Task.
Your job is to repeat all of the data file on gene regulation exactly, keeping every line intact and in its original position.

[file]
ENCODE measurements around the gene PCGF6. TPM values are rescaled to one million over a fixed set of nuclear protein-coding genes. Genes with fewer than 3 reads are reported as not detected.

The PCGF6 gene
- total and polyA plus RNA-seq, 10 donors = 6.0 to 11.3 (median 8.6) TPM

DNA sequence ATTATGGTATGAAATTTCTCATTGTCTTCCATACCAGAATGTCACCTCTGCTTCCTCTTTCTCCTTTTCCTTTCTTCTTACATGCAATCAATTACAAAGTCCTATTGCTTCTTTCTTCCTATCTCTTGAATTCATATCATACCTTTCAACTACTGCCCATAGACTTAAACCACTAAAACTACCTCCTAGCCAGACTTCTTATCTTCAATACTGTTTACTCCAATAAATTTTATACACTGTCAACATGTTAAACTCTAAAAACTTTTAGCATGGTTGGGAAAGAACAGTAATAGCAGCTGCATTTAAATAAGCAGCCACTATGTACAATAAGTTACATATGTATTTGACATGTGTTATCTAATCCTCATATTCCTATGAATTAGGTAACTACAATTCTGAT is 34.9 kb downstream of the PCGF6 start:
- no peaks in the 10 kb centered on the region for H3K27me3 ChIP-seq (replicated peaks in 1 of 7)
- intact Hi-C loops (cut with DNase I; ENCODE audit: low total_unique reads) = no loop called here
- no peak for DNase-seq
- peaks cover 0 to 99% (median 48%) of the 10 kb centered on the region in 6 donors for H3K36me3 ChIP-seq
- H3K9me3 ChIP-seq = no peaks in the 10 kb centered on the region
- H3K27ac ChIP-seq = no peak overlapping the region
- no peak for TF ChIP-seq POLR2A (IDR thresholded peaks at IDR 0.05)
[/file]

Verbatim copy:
ENCODE measurements around the gene PCGF6. TPM values are rescaled to one million over a fixed set of nuclear protein-coding genes. Genes with fewer than 3 reads are reported as not detected.

The PCGF6 gene
- total and polyA plus RNA-seq, 10 donors = 6.0 to 11.3 (median 8.6) TPM

DNA sequence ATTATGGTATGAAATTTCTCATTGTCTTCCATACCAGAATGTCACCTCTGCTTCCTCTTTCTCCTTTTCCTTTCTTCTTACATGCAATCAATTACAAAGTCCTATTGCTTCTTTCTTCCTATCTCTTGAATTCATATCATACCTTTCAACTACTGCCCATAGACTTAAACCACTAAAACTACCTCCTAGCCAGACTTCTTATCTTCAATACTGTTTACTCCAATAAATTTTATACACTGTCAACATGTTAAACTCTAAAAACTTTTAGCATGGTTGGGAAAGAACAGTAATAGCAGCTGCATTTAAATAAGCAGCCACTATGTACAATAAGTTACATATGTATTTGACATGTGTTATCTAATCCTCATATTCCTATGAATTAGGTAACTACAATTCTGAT is 34.9 kb downstream of the PCGF6 start:
- no peaks in the 10 kb centered on the region for H3K27me3 ChIP-seq (replicated peaks in 1 of 7)
- intact Hi-C loops (cut with DNase I; ENCODE audit: low total_unique reads) = no loop called here
- no peak for DNase-seq
- peaks cover 0 to 99% (median 48%) of the 10 kb centered on the region in 6 donors for H3K36me3 ChIP-seq
- H3K9me3 ChIP-seq = no peaks in the 10 kb centered on the region
- H3K27ac ChIP-seq = no peak overlapping the region
- no peak for TF ChIP-seq POLR2A (IDR thresholded peaks at IDR 0.05)